Dutch Antilles: Casual dismissal of Chavez' complaints is foolish
The Netherlands wants quietly to renew its long-term permission to the United States to launch surveillance flights from the Dutch Antilles and the neighbouring Dutch possession of Aruba. The flights take place in the framework of the fight against drugs – and the struggle against guerrilla forces. Given the mounting tension in the region, this carries enormous risks. If it were up to Dutch Socialist Party Member of Parliament Harry van Bommel, no such prolongation of authorisation would be agreed.
In recent months there have been a few occasions when there has been open conflict between the Netherlands and Venezuela. President Hugo Chávez accuses the Netherlands of cooperating with American military intimidation of his country from the Dutch Antilles and Aruba. At the same time he tells opponents of the Netherlands on the islands that they should be independent of the colonial power. Dutch Foreign Minister Maxime Verhagen has summoned the Venezuelan ambassador. At first sight this appears no more than the usual South American rhetoric, which doesn't mean much. Take a closer look, however, and there's a bit more to it.
Economic relations between Venezuela and the Netherlands are expressed in, amongst other things, the leasing by Venezuela of Isla, the former Shell refinery in the Antillean town of Willemstad. I know from personal experience the extent of the poisoning of people and the environment which this creates. The environmentalist movement last month enjoyed, however, an enormous victory, when the courts decided that the Isla refinery should pay a fine of 75 million Antillean guilders should it continue to transgress health and environmental norms. This is a fantastic advance, but cannot possibly be the major cause of the problems with Chávez. For oil-rich Venezuela, it's a mere trifle.
The real problem is twofold in nature. To begin with there is the reintroduction in recent years into the Caribbean of the American fourth fleet. This involves regular exercises and visits by the fleet to the harbour of Willemstad. This makes Venezuela nervous, especially in combination with the use of airfields in Willemstad and Oranjestad. These take place in the framework of the Forward Operating Location (FOL) Treaty between the Netherlands and the US. The formal purpose of the FOL Treaty is to facilitate the fight against drugs and guerrilla forces, but Chávez accuses the US also of espionage and of the preparation of a possible invasion. It is exceptionally foolish simply to dismiss this complaint. Ten years ago the Netherlands decided at the request of the Americans to agree to the FOL. From Curaçao and Aruba, US surveillance aircraft perform daily flights over Colombia in order to monitor the transport of drugs. The SP opposed this agreement a decade ago, because the fight against drugs will not be won by military means, which will only make it more violent. The impression was created, moreover, that this was intended to give American power-politics a further boost, an image which has been reinforced now that the US has decided to establish military bases in Colombia as well. Venezuela is, whether intentionally or not, increasingly surrounded by American military forces.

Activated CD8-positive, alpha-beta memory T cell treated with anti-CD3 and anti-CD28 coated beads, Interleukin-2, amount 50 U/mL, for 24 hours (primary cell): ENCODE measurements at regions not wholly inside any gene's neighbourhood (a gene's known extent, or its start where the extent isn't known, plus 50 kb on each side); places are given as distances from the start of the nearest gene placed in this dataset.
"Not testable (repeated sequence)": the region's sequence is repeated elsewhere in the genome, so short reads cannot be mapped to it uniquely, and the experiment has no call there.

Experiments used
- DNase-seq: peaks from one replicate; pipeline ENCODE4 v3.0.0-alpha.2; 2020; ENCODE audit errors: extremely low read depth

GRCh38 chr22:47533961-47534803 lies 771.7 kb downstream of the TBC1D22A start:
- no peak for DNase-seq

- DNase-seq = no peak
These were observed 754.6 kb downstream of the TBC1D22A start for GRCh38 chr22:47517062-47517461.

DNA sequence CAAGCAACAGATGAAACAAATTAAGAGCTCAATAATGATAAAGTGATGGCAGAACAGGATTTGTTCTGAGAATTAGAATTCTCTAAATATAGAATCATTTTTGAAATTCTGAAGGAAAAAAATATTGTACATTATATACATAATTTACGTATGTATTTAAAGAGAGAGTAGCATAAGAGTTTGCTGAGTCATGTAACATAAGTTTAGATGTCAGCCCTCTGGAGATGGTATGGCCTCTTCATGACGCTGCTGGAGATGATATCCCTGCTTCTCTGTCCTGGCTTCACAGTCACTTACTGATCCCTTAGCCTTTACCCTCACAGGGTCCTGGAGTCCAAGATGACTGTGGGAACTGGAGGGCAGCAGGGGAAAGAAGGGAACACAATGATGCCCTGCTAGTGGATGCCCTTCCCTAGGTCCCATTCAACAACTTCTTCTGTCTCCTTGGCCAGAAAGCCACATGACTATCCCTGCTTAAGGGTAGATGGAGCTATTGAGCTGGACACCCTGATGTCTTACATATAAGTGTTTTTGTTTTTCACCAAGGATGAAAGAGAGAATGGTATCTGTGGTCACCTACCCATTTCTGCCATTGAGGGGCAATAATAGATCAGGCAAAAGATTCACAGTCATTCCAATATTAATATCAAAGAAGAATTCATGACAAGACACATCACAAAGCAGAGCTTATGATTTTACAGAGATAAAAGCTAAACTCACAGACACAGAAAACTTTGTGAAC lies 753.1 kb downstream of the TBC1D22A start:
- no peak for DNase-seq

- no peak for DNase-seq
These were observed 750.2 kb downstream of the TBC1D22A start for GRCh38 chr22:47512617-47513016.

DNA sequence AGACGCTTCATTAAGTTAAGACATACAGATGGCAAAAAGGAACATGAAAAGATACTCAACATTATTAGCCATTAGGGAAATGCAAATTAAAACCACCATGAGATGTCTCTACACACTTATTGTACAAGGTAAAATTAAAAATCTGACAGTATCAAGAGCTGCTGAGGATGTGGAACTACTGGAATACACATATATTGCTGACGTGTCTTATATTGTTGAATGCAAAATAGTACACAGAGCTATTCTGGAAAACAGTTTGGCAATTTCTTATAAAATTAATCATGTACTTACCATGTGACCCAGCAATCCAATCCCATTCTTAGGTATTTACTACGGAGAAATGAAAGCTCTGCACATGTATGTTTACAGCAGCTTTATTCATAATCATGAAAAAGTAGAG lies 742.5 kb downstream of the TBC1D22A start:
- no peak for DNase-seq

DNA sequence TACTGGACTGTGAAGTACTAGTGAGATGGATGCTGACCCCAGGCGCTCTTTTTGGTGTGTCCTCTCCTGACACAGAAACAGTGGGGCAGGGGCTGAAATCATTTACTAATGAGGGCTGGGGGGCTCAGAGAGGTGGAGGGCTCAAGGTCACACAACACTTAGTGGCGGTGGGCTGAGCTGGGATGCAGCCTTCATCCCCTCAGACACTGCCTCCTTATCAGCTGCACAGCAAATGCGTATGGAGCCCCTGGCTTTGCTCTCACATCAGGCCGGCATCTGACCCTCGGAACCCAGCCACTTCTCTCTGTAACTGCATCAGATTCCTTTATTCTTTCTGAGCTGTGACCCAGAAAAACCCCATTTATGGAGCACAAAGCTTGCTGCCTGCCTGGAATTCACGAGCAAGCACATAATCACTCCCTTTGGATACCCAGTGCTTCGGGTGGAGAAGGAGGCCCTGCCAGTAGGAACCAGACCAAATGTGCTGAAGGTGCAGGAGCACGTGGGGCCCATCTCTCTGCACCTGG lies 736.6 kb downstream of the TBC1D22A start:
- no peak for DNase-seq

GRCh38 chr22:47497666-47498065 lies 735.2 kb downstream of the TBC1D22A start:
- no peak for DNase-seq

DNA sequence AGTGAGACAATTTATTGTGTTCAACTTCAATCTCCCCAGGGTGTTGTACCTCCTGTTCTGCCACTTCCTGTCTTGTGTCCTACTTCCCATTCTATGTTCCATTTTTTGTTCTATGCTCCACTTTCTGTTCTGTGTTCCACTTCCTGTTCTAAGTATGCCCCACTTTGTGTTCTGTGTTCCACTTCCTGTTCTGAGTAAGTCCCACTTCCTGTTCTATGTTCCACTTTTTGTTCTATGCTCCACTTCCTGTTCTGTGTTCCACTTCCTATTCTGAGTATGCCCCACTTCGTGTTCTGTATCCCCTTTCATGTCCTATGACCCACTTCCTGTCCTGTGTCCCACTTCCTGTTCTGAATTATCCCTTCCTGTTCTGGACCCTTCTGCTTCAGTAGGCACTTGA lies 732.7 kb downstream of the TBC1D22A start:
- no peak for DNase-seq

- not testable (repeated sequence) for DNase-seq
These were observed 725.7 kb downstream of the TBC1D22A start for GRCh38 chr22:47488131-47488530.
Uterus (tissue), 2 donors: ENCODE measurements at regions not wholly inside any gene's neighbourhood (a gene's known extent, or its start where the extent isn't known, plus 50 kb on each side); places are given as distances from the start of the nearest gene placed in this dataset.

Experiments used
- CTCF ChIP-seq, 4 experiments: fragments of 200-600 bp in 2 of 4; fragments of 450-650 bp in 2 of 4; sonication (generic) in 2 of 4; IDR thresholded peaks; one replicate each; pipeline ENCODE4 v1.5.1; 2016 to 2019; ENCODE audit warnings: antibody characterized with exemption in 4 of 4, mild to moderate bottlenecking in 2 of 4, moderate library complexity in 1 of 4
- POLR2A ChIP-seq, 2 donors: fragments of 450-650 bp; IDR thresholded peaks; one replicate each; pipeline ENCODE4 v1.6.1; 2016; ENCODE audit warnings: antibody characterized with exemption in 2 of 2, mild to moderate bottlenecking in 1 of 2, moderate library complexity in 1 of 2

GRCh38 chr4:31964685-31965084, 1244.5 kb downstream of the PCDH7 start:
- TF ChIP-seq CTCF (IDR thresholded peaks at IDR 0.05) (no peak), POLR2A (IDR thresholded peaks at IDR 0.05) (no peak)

The Dutch government has never been able clearly to explain what the FOL Treaty contributes to the struggle against the production of and trade in drugs. Nor can they give an answer to the question as to whether it indeed makes sense to continue this kind of surveillance patrol. Surely this should be the precondition before any prolongation can be considered. More important still is the question of to what extent the Antilles and Aruba could become parties in a conflict between the US and Venezuela. If all kinds of assistance were to be offered to the US from the islands in their preparations for such a conflict, then as part of the Kingdom of the Netherlands they would automatically become party to it. In any event people living on the islands have no material interest whatsoever in this growing tension. It is therefore up to the Dutch government to demonstrate that the FOL Treaty has borne fruit in the struggle against drugs and that the US has no intention of allowing tensions in the region to continue to mount. Since the government will do no such thing, there can be no question of any prolongation of the treaty.
The Davids Commission, the official body set up recently to investigate the reasoning behind the Dutch government's support for the invasion of Iraq in 2003, that loyalty to the US was given more importance than any justification for the attack. This history must not be allowed to repeat itself in the Caribbean. Of course the Americans are the Netherlands' allies in security and the the fight against drugs and that may well remain the case. If, however, results fail to materialise and parts of the Kingdom are at stake, then what's called for is the most extreme restraint.
Harry van Bommel is a Member of Parliament for the SP.